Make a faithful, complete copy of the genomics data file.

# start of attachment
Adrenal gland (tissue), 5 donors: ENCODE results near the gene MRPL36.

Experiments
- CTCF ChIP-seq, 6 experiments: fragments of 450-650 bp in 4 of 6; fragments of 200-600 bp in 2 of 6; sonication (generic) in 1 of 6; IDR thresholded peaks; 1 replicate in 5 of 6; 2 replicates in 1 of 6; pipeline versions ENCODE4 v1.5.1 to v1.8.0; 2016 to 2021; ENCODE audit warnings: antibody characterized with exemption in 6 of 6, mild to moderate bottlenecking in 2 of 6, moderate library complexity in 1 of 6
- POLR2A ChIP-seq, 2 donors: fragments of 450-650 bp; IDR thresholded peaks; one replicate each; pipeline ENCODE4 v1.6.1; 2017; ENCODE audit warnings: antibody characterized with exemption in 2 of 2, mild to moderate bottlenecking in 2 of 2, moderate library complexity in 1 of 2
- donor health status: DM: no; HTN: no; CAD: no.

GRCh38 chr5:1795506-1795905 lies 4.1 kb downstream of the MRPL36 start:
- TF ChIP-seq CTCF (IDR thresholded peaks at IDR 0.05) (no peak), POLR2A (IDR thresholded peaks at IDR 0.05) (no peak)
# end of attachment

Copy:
Adrenal gland (tissue), 5 donors: ENCODE results near the gene MRPL36.

Experiments
- CTCF ChIP-seq, 6 experiments: fragments of 450-650 bp in 4 of 6; fragments of 200-600 bp in 2 of 6; sonication (generic) in 1 of 6; IDR thresholded peaks; 1 replicate in 5 of 6; 2 replicates in 1 of 6; pipeline versions ENCODE4 v1.5.1 to v1.8.0; 2016 to 2021; ENCODE audit warnings: antibody characterized with exemption in 6 of 6, mild to moderate bottlenecking in 2 of 6, moderate library complexity in 1 of 6
- POLR2A ChIP-seq, 2 donors: fragments of 450-650 bp; IDR thresholded peaks; one replicate each; pipeline ENCODE4 v1.6.1; 2017; ENCODE audit warnings: antibody characterized with exemption in 2 of 2, mild to moderate bottlenecking in 2 of 2, moderate library complexity in 1 of 2
- donor health status: DM: no; HTN: no; CAD: no.

GRCh38 chr5:1795506-1795905 lies 4.1 kb downstream of the MRPL36 start:
- TF ChIP-seq CTCF (IDR thresholded peaks at IDR 0.05) (no peak), POLR2A (IDR thresholded peaks at IDR 0.05) (no peak)